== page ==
Market abuse update – April 2016

This will be our last quarterly Market Abuse update before 3 July 2016, the date when both the new Market Abuse Regulation and the Criminal Sanctions (Market Abuse) Directive come into application across Europe. Some significant pieces of the regulatory jigsaw have yet to be slotted into place, so we have set out the current state of play in a little more detail. Both pieces of legislation have significant extra-territorial implications: in this briefing we highlight some quirks in the potential application of the criminal regime.

The advent of new regulation has not led to any significant let-up of regulators' enforcement efforts, and this briefing also reviews some recent cases in the UK, the US and Australia. 

Our full e-bulletin is available here

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Filed under Americas, Asset management, Australia, Banking, Estonia, EU, Europe, European Regulation, France, Germany, Insurance, Investment banking, Investment Funds, Italy, Liechtenstein, Spain, Ukraine, Uncategorized, US

The SFC’s asset management strategy for Hong Kong

In a speech last Friday to the Hong Kong investment Funds Association, Ashley Alder, CEO of the Hong Kong Securities And Futures Commission (SFC) described the SFC's ambitious asset management strategy. 

The SFC's strategy for Hong Kong, which aims to enable Hong Kong to become a global, full-service asset management center, includes:

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Filed under Asia, Asset management, Hong Kong, Investment Funds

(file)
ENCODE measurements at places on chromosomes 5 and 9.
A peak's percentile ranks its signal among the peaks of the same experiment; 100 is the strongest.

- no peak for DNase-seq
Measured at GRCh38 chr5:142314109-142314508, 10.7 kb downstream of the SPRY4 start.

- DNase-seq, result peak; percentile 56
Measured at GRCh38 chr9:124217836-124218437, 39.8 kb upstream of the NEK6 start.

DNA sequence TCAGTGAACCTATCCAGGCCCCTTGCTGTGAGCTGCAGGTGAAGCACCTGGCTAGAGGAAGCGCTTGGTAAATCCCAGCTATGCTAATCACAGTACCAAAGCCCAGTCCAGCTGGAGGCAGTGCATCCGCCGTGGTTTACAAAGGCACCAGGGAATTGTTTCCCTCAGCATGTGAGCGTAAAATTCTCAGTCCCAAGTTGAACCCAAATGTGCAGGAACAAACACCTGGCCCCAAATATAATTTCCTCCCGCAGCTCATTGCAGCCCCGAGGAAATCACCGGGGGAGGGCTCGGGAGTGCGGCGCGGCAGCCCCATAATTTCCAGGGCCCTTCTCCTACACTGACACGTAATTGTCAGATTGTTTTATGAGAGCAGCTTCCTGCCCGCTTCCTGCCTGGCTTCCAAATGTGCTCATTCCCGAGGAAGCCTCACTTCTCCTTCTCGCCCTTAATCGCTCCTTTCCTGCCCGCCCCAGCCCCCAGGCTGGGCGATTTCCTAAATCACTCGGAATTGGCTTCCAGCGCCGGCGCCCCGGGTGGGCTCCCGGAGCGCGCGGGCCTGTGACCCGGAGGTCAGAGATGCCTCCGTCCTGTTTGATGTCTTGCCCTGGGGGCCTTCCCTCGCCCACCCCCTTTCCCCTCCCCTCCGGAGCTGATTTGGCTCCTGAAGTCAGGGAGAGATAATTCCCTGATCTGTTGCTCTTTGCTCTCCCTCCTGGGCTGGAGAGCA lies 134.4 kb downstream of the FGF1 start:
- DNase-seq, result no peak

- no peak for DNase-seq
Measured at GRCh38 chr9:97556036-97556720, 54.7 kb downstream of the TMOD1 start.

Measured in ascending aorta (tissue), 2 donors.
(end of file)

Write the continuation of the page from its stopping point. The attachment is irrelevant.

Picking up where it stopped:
Financial firms: protecting customer personal data

A recent case provides a rare example of the criminal prosecution of an individual (in this case the former employee of an insurer) for breach of the Data Protection Act 1988 (DPA). 

David Barlow Lewis was a former employee of the insurer LV. He offered an ex-colleague £3,000 a month to send him the details of customers involved in road accidents. She refused to do so, and Lewis was subsequently prosecuted at Bournemouth Magistrates’ Court for attempting to commit an offence under section 55 of the Data Protection Act 1998 . He had knowingly or recklessly attempted to obtain personal data without the data controller’s consent.

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Filed under Europe, European Regulation, FSA, FSA Rules, Insurance, Sector Updates by Herbert Smith Freehills, UK, UK Legislation, UK Regulations, Uncategorized

DOJ announces new FCPA pilot program to promote self-reporting

On April 5, 2016, the DOJ announced that it is launching a one-year pilot program for FCPA enforcement as a step to continue its effort to target FCPA violations. The program aims to motivate companies to voluntarily disclose FCPA-related misconduct by making it transparent that a company has to voluntarily self-report its FCPA misconduct to receive full mitigation credit. It also provided further guidance on what constitutes "voluntary self-disclosure," "full cooperation" and "remediation."

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Filed under Americas, Bribery and Corruption, Corporate Crime, US

OFAC issues regulations implementing new sanctions targeting Hizballah

On 15 April 2016, the US Department of the Treasury’s Office of Foreign Assets Control ("OFAC") issued regulations to implement the Hizballah International Financing Prevention Act of 2015, authorizing secondary sanctions against foreign financial institutions ("FFIs") that facilitate or conduct certain activities for the benefit of Hizballah.

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Filed under Americas, Corporate Crime, Sanctions and Money Laundering, US

French anti-corruption developments: Sapin II law proposes new anti-corruption rules for businesses

France's finance minister Michel Sapin presented a proposal for a new law on transparency, anti-corruption measures and the modernisation of the economy to the Council of Ministers on 30 March 2016.

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Filed under Corporate Crime